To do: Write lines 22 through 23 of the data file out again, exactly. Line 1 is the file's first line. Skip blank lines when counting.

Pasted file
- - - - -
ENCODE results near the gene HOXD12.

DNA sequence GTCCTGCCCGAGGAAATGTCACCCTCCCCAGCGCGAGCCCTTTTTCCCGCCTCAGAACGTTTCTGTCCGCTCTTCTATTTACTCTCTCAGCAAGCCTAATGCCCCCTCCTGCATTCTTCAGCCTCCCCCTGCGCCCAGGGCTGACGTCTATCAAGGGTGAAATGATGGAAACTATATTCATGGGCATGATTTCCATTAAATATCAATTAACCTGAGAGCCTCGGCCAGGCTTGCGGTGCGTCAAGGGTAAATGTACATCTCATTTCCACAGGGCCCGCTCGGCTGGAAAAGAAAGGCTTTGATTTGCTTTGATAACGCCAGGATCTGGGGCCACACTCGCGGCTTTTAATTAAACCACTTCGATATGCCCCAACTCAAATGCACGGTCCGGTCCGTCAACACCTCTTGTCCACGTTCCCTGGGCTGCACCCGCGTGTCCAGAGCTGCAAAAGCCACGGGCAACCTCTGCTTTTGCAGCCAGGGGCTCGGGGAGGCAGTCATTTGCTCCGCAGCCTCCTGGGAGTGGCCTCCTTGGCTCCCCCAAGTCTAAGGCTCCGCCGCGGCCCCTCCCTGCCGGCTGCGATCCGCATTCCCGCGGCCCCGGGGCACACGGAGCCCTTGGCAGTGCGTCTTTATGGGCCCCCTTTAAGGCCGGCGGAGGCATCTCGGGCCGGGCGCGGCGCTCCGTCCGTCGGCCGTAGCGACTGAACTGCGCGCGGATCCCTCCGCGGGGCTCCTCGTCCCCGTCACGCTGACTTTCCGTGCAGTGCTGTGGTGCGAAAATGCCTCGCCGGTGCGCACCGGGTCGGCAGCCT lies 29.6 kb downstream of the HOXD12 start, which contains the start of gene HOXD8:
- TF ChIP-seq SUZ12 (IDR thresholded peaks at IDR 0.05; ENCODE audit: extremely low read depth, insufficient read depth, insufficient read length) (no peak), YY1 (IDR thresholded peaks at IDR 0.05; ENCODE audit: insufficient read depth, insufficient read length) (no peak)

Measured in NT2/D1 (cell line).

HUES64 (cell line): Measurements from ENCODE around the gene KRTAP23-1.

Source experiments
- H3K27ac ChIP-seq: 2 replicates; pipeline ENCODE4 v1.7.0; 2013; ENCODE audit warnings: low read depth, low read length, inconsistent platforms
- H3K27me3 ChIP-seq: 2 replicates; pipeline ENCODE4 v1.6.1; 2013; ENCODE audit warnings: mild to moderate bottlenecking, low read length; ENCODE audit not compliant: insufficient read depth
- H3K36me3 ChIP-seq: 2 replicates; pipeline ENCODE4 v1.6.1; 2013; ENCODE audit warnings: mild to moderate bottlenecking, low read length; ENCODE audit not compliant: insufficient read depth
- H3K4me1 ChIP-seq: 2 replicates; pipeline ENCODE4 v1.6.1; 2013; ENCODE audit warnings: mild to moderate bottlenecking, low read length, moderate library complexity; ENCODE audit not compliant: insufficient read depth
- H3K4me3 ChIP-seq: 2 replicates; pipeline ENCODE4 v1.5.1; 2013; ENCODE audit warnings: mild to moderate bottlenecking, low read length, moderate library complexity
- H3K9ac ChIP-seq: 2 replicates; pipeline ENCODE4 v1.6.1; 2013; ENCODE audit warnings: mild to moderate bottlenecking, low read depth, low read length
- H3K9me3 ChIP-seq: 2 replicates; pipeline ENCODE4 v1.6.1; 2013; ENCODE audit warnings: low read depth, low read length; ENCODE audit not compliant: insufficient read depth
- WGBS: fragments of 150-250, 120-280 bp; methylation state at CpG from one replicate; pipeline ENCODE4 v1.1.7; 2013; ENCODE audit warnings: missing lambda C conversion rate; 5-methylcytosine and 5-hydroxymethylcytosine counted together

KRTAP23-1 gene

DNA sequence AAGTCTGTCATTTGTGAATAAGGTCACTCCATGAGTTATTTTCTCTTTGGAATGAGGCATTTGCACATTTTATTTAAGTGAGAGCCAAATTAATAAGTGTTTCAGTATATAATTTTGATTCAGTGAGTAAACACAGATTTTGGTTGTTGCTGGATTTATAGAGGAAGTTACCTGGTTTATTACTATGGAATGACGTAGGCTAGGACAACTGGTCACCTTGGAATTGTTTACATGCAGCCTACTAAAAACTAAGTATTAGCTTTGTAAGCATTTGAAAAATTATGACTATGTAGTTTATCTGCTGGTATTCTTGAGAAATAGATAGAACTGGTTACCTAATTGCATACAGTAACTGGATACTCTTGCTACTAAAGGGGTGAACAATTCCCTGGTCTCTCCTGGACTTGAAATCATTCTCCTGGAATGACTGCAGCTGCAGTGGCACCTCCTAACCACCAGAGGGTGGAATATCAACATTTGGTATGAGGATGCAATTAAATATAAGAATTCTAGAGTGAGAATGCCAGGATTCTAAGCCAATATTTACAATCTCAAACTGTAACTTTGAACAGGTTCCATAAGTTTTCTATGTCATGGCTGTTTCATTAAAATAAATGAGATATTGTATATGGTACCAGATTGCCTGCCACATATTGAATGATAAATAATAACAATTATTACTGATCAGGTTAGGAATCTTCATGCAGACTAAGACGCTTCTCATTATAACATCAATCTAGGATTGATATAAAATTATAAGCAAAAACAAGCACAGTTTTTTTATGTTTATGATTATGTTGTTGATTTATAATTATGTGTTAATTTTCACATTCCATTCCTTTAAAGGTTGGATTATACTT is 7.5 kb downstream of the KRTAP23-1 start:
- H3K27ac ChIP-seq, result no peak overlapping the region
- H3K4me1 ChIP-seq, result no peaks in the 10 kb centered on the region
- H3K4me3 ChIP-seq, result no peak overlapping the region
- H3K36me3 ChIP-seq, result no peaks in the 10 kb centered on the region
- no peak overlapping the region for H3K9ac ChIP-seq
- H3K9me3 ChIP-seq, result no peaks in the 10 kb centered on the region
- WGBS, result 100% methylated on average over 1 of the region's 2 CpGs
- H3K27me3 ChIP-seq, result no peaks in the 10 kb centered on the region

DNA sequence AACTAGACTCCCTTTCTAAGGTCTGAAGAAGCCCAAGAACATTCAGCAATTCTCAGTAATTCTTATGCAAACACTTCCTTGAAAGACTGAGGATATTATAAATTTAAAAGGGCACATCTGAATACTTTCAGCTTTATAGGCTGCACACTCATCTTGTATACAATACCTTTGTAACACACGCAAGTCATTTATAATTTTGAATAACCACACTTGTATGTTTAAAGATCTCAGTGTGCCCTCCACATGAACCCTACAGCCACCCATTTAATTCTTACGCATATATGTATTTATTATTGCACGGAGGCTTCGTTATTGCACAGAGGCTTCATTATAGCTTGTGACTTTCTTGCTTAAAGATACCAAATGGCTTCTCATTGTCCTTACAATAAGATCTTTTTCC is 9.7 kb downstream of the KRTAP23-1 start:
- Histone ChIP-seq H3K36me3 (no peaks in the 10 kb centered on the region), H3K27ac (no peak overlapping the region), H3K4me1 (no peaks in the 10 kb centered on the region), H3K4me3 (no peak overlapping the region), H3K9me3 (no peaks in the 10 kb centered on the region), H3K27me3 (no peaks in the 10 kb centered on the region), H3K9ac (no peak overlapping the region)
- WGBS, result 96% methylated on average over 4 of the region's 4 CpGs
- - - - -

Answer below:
- H3K9me3 ChIP-seq, result no peaks in the 10 kb centered on the region
- WGBS, result 100% methylated on average over 1 of the region's 2 CpGs